Cisco Systems is dropping its hosted e-mail product. Apparently, Cisco Mail no longer fits into the company's win column as it makes strategic decisions about its future.
Debra Chrapaty, senior vice president of collaboration software at Cisco, said technology transitions that promise to reshape industries and feedback from customers drive the company's strategic decision-making. Those two drivers are what led Cisco to develop Cisco Mail in the first place.
"In the 13 months since, we've been market-testing Cisco Mail via a controlled release," Chrapaty said. "The product has been well received, but we've since learned that customers have come to view their e-mail as a mature and commoditized tool versus a long-term differentiated element of their collaboration strategy. We've also heard that customers are eager to embrace emerging collaboration tools such as social software and video."
Focusing on Quad
She said customers' willingness to embrace emerging collaboration tools was the key factor in the decision to discontinue investing in Cisco Mail. Cisco will assist current trial customers with the transition to other e-mail alternatives and support them for the length of their contract. It will also continue integrating to other e-mail systems to protect its customers' legacy investments.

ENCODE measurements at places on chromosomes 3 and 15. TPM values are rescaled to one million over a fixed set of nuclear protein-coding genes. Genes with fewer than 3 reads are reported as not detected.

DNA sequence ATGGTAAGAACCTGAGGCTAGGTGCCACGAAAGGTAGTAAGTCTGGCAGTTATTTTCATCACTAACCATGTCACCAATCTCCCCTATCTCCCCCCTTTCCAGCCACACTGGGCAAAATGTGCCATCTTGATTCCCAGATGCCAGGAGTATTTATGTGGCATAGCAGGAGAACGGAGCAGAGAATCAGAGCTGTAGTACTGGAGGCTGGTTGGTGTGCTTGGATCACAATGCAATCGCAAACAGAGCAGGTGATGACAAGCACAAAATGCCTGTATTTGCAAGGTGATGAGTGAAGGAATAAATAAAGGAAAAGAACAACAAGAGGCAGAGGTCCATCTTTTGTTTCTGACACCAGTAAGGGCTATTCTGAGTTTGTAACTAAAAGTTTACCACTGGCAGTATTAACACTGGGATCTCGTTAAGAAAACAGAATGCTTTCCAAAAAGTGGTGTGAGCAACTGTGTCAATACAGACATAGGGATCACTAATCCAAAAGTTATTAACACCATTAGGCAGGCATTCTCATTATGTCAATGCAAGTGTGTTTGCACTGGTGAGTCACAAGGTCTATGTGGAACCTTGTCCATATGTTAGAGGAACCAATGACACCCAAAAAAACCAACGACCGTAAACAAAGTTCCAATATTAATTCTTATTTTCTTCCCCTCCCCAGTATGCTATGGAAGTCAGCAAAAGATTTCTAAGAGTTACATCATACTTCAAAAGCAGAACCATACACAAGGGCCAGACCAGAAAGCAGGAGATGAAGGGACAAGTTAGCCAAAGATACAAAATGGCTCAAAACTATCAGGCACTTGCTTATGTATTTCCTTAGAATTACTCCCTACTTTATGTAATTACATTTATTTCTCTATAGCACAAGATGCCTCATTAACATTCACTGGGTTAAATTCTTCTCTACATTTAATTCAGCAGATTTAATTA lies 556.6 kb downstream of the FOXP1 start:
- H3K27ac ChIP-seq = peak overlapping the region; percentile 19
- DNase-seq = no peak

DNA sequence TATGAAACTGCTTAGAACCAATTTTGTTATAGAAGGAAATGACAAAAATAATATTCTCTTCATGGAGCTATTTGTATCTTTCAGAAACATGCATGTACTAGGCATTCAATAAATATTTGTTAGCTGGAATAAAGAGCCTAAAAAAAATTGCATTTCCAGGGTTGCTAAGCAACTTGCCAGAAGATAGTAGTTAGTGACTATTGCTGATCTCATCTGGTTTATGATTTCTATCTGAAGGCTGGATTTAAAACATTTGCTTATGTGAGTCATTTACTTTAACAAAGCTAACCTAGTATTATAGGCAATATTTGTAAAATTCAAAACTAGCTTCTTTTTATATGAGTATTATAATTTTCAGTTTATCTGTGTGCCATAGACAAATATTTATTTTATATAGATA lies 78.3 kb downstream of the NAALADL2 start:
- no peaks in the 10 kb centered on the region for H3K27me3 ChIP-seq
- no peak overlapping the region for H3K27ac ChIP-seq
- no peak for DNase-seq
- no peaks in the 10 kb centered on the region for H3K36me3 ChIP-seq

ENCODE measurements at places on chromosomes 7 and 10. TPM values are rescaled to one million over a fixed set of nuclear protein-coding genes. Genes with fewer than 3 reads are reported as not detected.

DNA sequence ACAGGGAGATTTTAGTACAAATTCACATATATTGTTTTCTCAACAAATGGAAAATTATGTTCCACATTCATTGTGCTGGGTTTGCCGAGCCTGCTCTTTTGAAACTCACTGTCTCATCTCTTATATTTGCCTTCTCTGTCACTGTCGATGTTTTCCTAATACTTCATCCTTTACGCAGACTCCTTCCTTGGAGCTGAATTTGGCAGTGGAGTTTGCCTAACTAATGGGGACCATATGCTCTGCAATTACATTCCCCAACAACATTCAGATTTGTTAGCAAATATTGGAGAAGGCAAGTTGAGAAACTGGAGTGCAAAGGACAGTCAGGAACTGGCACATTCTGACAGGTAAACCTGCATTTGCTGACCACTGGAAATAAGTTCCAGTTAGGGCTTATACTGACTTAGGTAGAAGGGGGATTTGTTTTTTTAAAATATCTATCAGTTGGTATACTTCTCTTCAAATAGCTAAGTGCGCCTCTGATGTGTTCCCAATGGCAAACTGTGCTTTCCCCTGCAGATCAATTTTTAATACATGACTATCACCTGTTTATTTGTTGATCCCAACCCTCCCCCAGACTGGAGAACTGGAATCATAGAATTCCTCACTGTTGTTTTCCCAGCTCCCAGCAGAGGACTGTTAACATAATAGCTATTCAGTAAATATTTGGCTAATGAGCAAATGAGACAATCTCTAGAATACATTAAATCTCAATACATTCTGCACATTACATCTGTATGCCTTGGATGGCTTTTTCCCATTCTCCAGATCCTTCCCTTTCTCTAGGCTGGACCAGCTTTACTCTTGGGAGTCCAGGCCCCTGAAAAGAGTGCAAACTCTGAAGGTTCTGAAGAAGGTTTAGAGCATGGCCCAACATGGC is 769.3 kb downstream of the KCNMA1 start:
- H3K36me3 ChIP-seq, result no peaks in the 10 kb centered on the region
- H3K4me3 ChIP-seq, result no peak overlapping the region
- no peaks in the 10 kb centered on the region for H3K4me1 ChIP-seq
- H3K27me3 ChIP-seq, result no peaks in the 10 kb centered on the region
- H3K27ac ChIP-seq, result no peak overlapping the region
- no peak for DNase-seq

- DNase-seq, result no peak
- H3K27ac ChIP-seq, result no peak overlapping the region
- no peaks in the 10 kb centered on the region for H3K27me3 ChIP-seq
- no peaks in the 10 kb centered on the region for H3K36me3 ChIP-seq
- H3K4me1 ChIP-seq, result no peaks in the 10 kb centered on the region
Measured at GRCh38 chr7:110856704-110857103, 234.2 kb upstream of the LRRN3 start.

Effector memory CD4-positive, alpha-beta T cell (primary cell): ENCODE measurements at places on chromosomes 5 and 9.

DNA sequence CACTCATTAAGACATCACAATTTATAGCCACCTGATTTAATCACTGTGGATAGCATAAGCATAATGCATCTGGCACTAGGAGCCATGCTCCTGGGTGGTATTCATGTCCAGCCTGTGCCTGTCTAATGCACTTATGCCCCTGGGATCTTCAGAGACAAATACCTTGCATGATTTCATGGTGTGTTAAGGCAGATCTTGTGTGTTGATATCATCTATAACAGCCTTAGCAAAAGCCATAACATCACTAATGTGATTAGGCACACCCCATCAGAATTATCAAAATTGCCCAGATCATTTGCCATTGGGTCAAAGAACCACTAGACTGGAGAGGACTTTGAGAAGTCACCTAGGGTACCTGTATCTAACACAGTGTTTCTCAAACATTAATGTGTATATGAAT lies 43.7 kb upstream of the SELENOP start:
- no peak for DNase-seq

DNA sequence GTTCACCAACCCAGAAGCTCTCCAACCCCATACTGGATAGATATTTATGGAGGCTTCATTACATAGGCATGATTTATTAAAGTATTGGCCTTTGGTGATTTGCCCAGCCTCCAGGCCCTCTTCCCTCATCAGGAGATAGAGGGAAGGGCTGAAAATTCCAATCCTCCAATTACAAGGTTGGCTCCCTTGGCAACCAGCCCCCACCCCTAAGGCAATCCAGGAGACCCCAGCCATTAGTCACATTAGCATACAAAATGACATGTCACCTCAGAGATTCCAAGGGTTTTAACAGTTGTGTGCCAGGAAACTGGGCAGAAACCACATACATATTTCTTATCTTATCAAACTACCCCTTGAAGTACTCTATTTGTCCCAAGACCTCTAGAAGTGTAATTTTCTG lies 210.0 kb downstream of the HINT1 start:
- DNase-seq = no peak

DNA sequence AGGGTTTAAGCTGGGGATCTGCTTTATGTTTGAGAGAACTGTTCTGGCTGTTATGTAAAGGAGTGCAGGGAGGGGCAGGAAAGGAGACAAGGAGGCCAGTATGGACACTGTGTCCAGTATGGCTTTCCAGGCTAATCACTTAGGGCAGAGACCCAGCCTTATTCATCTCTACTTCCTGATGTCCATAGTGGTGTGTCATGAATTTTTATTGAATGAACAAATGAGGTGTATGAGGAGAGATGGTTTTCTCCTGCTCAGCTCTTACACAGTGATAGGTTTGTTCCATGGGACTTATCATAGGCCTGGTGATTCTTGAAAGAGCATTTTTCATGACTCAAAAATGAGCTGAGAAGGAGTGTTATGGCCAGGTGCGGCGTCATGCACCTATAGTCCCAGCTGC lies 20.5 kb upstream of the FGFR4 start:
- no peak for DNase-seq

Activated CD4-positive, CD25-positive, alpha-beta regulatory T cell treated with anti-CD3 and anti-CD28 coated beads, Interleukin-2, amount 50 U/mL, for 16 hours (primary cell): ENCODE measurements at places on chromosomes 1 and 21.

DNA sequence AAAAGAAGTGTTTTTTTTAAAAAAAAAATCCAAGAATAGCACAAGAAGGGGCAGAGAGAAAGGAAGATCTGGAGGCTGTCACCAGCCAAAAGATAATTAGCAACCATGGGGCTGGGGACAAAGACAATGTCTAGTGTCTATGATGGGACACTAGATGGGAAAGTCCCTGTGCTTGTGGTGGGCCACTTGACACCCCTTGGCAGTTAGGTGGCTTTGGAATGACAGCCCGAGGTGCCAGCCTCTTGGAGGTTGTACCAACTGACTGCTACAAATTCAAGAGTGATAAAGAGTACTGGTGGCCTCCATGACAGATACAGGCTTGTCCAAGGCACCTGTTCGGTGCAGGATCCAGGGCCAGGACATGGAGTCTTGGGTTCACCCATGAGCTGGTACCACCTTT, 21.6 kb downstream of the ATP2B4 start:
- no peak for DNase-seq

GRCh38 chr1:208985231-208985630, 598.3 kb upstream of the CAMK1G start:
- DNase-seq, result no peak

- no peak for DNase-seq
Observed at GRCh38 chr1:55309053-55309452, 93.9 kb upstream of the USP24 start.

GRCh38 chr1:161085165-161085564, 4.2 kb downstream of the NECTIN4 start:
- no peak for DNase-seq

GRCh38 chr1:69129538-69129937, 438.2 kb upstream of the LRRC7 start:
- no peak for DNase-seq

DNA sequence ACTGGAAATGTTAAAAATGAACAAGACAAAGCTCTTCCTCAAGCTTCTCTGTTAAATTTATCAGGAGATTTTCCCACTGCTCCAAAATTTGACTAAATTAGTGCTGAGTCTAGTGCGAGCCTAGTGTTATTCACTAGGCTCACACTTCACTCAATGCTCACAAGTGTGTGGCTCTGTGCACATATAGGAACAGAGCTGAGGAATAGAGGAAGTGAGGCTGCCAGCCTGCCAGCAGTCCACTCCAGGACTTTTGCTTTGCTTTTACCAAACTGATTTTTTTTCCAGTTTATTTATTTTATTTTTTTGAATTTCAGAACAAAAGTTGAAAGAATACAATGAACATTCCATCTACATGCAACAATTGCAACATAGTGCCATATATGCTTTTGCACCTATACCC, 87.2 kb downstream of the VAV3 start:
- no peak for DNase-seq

"The talented Cisco employees who built and supported the Cisco Mail product will be reassigned to other collaboration products and services that customers view as more strategic," Chrapaty said. The team will likely focus its efforts on Cisco's Quad social-collaboration tools.
"It should go without saying that Cisco remains very committed to the collaboration technology market opportunity overall," she added. "We will continue to listen to our customers and we will take appropriate risks to ensure that our collaboration architecture continues to position Cisco to lead in this $38 billion market."
Getting Social Media Right
Zeus Kerravala, a vice president at Yankee Group, isn't surprised that Cisco dropped its hosted e-mail product. Although Cisco has an opportunity to tap into a $30 billion-plus market in which even 10 percent of the market would move the needle for the tech giant, Kerravala said Cisco is moving to focus itself more and hosted e-mail is one area in which the company can afford not to play.
"From a Cisco perspective, the opportunity to nail corporate social media will present them with a bigger opportunity than to do corporate social media partially right and e-mail partially right," Kerravala said. "E-mail usage has peaked, in a way."
He pointed to generational trends that drive communication. Much like the last generation of workers drove people away from the phone to e-mail, he said, the generation of workers today will move people away from e-mail to social media.
"The cloud-based opportunity for Cisco would have been there given a lot of caveats that they build it out right," Kerravala said. "But the opportunity for social media to usurp e-mail and cut that market is probably bigger for them."